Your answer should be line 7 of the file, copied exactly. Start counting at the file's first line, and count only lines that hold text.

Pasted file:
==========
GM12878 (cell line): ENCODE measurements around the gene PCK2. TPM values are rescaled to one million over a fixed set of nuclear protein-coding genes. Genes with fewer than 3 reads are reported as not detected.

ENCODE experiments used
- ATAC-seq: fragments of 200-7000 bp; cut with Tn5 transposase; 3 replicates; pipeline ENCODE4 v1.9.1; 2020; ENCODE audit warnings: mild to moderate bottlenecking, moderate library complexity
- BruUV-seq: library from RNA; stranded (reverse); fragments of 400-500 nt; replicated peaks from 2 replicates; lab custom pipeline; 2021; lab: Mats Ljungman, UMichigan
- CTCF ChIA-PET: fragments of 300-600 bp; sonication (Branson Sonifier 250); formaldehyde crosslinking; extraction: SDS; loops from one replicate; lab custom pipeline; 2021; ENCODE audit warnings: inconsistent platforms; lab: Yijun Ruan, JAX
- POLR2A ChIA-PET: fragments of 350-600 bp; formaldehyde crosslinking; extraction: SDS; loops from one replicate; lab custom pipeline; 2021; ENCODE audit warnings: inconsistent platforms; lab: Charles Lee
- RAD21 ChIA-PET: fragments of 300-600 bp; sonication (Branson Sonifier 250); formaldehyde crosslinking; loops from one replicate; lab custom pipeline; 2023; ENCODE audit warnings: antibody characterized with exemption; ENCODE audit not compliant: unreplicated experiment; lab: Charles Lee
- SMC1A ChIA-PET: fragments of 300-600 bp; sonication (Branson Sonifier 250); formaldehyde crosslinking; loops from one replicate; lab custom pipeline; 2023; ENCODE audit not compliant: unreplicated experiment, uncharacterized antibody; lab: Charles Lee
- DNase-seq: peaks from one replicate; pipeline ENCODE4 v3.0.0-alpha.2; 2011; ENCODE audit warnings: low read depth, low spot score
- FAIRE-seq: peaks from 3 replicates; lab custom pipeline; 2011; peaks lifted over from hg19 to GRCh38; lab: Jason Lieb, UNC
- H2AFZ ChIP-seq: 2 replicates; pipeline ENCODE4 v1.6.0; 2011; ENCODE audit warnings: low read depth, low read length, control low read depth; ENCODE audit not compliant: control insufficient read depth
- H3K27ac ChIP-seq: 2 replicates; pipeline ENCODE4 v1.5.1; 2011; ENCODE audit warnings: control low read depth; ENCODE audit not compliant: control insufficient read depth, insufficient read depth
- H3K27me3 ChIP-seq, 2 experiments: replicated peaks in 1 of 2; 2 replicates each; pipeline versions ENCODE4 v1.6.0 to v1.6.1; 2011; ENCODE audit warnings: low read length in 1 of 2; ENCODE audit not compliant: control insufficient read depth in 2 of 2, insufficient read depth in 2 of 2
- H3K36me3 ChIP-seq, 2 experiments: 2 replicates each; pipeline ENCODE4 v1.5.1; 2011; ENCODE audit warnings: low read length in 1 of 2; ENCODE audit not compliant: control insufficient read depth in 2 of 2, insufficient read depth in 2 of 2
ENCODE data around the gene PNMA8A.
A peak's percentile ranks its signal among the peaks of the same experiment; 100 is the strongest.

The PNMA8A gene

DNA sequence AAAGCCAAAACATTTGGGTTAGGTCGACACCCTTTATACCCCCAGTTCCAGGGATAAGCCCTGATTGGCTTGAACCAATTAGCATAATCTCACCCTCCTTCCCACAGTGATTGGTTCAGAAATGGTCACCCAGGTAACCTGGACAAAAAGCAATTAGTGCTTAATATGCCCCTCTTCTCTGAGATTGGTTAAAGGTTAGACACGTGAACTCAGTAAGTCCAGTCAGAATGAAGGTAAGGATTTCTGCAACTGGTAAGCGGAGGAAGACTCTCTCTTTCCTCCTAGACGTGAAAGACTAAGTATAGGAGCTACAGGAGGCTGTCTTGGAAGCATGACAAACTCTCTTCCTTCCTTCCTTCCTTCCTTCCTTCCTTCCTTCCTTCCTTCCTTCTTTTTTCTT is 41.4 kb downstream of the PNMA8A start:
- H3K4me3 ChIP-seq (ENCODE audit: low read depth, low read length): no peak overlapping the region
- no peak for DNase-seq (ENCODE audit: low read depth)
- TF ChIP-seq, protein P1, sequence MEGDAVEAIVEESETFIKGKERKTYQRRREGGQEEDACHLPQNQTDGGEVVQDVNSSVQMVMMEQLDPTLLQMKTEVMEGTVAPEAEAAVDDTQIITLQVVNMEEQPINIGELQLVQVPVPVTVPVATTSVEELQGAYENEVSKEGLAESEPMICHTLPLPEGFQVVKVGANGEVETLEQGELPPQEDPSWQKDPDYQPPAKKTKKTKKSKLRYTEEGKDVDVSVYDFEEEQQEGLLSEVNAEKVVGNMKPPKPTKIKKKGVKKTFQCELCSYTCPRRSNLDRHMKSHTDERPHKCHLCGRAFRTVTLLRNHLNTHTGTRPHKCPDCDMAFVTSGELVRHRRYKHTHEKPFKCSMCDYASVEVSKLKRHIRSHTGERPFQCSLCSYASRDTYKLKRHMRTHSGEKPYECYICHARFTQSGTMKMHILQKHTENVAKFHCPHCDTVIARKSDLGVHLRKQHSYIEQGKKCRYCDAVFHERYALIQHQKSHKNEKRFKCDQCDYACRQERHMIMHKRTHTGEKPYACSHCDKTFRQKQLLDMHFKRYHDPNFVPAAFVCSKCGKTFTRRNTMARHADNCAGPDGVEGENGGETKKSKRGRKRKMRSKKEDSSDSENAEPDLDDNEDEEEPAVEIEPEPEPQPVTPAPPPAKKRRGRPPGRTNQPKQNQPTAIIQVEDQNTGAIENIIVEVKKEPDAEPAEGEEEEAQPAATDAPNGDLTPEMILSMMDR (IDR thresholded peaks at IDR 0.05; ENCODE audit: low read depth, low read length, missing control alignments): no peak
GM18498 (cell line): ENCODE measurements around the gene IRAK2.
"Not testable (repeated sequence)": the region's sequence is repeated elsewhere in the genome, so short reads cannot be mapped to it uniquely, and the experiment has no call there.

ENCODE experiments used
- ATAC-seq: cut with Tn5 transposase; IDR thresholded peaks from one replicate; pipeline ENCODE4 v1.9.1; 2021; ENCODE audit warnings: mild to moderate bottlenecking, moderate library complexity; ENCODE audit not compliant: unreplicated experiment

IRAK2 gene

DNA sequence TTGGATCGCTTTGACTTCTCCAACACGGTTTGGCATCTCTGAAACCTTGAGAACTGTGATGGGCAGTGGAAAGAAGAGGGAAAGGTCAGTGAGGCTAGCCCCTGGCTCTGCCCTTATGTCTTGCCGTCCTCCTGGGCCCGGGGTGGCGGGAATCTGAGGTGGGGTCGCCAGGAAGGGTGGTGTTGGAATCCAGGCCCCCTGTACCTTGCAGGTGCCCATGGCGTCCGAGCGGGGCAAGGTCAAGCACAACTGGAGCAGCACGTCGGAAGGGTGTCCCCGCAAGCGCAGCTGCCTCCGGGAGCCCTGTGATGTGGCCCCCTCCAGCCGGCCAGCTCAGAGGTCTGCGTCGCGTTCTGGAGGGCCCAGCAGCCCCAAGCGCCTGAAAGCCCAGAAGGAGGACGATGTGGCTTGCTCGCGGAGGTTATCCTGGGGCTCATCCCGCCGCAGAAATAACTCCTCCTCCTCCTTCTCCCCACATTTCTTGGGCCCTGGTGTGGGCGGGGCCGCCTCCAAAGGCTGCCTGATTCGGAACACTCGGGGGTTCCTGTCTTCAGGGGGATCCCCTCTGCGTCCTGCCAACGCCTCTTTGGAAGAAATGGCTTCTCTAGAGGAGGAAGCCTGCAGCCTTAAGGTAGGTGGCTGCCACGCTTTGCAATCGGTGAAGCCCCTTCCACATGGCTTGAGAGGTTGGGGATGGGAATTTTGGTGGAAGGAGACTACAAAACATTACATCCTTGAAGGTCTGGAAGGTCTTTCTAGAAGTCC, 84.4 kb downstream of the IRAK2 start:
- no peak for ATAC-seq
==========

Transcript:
- RAD21 ChIA-PET: fragments of 300-600 bp; sonication (Branson Sonifier 250); formaldehyde crosslinking; loops from one replicate; lab custom pipeline; 2023; ENCODE audit warnings: antibody characterized with exemption; ENCODE audit not compliant: unreplicated experiment; lab: Charles Lee